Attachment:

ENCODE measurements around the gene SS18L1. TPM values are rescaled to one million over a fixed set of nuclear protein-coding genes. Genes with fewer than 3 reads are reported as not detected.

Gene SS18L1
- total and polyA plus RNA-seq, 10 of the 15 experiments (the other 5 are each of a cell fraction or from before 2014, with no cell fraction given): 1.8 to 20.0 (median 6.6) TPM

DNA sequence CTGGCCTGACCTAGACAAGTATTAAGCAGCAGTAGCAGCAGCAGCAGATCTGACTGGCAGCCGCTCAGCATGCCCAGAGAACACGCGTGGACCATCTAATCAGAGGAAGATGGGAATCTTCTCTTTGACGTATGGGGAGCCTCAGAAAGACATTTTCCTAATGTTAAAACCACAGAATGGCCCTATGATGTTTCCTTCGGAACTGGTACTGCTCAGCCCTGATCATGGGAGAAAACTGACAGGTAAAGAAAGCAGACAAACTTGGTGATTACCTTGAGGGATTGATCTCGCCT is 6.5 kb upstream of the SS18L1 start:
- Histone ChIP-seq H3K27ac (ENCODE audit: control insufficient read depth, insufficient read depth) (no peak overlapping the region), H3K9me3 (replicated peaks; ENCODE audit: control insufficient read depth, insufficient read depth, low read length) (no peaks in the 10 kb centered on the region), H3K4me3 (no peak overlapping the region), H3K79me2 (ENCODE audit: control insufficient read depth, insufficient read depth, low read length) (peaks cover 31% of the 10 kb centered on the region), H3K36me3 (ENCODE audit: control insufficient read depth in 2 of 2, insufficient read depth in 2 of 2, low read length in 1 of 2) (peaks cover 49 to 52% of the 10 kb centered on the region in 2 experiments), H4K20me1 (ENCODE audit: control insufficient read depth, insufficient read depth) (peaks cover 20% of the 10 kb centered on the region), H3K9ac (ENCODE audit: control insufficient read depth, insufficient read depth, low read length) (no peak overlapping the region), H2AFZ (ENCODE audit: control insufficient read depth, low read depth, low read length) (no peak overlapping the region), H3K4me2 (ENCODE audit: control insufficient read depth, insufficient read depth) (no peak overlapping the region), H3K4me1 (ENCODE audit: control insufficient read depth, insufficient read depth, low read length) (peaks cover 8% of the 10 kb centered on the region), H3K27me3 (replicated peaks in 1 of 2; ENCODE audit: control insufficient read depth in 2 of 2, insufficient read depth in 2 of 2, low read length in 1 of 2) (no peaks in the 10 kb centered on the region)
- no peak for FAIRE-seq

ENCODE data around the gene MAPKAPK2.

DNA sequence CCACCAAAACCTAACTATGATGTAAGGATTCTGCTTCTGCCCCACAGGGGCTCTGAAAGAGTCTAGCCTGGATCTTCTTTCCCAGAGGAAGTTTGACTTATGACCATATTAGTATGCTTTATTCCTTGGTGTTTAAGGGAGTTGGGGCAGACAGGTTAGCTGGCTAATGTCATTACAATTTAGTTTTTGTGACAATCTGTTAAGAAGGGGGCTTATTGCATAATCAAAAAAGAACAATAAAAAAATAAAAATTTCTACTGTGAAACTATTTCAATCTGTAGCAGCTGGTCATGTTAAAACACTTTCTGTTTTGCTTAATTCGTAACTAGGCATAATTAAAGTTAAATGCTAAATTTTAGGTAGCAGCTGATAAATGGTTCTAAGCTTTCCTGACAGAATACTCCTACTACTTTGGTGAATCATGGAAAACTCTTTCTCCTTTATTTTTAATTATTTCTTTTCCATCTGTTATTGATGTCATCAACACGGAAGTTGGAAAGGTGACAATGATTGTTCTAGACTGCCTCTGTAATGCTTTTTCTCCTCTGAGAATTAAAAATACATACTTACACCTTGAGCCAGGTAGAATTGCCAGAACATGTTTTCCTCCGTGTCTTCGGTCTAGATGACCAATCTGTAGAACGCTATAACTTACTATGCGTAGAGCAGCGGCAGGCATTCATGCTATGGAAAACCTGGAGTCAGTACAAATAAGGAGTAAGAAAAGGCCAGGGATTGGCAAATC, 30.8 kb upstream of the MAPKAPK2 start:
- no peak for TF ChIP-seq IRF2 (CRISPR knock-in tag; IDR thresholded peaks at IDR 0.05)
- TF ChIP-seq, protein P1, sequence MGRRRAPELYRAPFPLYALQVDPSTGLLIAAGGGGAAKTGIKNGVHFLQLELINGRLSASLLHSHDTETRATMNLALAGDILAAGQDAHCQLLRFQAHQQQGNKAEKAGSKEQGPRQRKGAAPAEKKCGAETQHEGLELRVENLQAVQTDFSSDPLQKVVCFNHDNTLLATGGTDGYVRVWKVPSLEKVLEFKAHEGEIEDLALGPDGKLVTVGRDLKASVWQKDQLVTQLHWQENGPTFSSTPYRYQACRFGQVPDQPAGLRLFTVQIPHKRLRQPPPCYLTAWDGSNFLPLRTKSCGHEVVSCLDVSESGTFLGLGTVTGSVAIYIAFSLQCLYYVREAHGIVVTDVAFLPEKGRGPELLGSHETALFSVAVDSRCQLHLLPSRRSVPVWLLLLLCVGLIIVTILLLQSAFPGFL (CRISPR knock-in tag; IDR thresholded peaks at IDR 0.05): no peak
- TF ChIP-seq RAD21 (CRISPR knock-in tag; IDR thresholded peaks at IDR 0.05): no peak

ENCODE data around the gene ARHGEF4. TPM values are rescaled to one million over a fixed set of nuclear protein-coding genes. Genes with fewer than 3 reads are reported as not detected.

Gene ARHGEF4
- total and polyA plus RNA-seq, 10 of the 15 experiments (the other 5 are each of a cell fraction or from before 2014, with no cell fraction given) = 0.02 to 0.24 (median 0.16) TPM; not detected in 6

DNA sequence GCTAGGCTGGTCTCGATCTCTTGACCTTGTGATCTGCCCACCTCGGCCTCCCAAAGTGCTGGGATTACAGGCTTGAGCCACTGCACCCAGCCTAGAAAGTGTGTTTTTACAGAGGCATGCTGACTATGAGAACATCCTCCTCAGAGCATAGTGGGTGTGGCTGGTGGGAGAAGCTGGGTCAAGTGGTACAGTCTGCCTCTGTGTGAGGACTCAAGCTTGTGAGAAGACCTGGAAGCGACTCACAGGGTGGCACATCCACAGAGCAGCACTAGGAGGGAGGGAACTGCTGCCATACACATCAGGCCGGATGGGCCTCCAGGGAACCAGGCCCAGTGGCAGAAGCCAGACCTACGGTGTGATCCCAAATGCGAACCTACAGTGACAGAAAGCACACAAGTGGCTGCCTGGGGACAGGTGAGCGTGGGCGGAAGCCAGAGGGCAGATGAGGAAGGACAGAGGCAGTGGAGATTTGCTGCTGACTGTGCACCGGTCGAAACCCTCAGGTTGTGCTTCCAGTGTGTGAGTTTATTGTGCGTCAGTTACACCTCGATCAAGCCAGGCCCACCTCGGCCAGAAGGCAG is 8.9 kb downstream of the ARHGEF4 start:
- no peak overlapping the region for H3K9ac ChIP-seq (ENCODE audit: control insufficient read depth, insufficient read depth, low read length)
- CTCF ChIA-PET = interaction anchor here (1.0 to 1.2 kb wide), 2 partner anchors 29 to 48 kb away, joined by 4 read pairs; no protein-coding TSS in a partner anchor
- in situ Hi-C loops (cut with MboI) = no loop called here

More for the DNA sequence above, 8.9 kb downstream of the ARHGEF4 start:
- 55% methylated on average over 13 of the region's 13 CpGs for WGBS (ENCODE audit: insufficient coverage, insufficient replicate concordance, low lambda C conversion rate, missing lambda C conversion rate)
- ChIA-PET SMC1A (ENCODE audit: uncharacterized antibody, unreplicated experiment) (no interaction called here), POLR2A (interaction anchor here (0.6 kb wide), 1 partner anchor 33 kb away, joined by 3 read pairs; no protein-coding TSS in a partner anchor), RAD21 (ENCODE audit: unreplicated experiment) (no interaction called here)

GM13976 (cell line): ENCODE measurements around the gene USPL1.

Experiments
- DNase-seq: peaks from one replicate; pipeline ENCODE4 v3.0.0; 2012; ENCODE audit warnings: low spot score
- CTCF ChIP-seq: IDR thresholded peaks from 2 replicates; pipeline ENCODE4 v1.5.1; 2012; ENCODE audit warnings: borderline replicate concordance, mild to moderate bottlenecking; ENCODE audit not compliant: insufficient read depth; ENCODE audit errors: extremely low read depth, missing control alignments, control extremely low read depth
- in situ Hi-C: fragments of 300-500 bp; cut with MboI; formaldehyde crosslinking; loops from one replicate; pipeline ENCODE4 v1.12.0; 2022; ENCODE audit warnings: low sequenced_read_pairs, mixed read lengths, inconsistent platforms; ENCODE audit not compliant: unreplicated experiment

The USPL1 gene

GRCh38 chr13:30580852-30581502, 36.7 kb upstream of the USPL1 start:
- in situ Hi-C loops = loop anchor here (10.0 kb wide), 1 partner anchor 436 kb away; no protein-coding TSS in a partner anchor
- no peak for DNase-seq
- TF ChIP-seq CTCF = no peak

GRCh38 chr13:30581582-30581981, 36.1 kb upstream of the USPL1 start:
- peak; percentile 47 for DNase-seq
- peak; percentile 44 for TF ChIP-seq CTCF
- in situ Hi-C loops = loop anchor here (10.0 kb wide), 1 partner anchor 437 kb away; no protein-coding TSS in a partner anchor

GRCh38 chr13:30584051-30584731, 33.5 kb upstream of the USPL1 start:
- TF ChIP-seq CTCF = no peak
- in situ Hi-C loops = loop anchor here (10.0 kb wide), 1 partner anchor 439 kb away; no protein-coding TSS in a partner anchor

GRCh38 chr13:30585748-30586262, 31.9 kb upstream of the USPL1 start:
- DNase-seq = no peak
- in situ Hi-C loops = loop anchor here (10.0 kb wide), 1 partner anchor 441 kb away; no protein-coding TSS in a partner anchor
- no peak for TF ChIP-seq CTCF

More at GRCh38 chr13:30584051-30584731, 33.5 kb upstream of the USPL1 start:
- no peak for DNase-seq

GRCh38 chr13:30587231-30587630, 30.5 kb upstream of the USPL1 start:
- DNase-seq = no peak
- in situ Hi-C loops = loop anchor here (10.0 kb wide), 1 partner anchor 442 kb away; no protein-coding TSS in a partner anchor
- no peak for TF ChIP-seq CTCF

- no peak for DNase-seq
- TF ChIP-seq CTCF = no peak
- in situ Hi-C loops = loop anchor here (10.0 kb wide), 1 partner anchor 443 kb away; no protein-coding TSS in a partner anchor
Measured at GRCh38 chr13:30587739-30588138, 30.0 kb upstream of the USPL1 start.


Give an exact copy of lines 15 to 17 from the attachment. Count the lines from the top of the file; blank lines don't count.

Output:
DNA sequence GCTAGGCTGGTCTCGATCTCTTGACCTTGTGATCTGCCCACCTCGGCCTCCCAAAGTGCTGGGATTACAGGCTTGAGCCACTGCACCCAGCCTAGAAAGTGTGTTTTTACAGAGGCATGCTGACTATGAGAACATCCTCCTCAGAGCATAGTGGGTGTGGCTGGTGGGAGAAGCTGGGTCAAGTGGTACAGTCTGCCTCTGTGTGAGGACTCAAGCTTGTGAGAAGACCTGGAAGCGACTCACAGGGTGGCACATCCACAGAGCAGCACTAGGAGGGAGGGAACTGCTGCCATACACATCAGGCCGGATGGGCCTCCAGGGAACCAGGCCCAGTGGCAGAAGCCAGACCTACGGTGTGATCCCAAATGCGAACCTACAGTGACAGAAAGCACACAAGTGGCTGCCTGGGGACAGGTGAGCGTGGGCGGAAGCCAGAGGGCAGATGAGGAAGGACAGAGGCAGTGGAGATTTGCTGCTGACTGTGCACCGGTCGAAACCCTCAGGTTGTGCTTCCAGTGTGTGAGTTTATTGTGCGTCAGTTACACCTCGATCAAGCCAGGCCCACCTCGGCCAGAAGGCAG is 8.9 kb downstream of the ARHGEF4 start:
- no peak overlapping the region for H3K9ac ChIP-seq (ENCODE audit: control insufficient read depth, insufficient read depth, low read length)
- CTCF ChIA-PET = interaction anchor here (1.0 to 1.2 kb wide), 2 partner anchors 29 to 48 kb away, joined by 4 read pairs; no protein-coding TSS in a partner anchor